Major General Earl Van Dorn
Commander, Army of West Tennessee
Major General Earl Van Dorn is remembered because of the way he died. He was killed by Dr. George B. Peters for violating the sanctity of his marriage. It occurred in Spring Hill, Mississippi on May 7, 1863. Dr. Peters and his young wife divorced soon after the incident, but they were later reunited in Arkansas where Dr. Peters mysteriously received a land grant. General Van Dorn's sister wrote a book entitled A Soldier's Honor in 1902 which argued that Dr. Peters' reason for the murder was to eliminate a Confederate commander. Dr. Peters' motivation can not be known for sure, but there had been previous rumors of General Van Dorn's womanizing and drinking.
General Van Dorn had great promise as a commander at the beginning of the Civil War. He was appointed to the United States Military Academy at West Point by President Andrew Jackson. He graduated in 1842. First Lieutenant Van Dorn won two brevet promotions for gallantry during the Mexican War. He fought victoriously as a troop commander against the Indians in the West. By 1861, he had risen to the permanent rank of major in the well respected 2nd Cavalry. The commander of this unit was Colonel Albert Sidney Johnston, the second in command was Lieutenant Colonel Robert E. Lee, and one of the other officers was Major George H. Thomas.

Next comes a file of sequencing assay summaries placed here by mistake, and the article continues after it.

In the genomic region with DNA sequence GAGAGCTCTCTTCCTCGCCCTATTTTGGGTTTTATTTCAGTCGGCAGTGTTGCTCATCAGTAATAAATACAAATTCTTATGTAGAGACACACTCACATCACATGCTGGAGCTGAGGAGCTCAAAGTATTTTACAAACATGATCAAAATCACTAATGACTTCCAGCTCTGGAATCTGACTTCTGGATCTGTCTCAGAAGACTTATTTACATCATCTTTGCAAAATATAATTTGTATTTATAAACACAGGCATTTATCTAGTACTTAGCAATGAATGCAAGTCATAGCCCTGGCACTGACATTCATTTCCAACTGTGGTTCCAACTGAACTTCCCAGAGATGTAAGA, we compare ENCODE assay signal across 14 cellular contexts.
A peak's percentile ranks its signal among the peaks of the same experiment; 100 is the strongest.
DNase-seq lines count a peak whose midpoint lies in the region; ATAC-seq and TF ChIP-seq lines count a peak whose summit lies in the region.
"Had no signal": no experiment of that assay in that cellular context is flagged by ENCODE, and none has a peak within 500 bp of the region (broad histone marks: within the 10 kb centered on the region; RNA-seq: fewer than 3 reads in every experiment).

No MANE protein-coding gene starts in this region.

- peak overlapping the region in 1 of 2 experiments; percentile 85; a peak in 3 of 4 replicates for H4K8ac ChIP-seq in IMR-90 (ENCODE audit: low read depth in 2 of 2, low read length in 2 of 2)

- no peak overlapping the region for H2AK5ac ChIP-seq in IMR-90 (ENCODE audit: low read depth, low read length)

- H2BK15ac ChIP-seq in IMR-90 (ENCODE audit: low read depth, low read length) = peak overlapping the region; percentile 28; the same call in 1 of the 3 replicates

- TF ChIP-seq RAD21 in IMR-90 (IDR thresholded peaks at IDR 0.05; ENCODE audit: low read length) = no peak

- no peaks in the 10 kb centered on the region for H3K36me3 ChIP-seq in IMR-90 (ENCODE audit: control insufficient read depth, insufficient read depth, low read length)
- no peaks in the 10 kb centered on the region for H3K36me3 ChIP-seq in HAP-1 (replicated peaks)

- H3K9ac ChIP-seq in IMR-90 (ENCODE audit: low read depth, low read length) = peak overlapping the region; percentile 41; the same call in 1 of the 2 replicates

General Van Dorn commanded a division at the Battle of First Manassas or Bull Run. He was sent to Arkansas to get Sterling Price and Ben McCulloch to cooperate. General Van Dorn's army was defeated at the Battle of Pea Ridge. He later led an unsuccessful attack on the fortified city of Corinth, Mississippi while General Bragg, his commander, was invading Kentucky. A court of inquiry was convened to determine if General Van Dorn negligently conducted the battle. He was replaced by General Pemberton, and General Van Dorn was given command of General Pemberton's cavalry. A cavalry raid lead by General Van Dorn on Holly Springs, Mississippi destroyed enough supplies that General Grant was forced to terminated his campaign in central Mississippi.
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